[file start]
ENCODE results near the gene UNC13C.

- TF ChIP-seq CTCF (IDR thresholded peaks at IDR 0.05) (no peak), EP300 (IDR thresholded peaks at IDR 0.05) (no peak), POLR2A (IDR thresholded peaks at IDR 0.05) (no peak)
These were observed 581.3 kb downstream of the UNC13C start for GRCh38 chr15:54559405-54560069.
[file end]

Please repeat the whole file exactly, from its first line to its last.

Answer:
ENCODE results near the gene UNC13C.

- TF ChIP-seq CTCF (IDR thresholded peaks at IDR 0.05) (no peak), EP300 (IDR thresholded peaks at IDR 0.05) (no peak), POLR2A (IDR thresholded peaks at IDR 0.05) (no peak)
These were observed 581.3 kb downstream of the UNC13C start for GRCh38 chr15:54559405-54560069.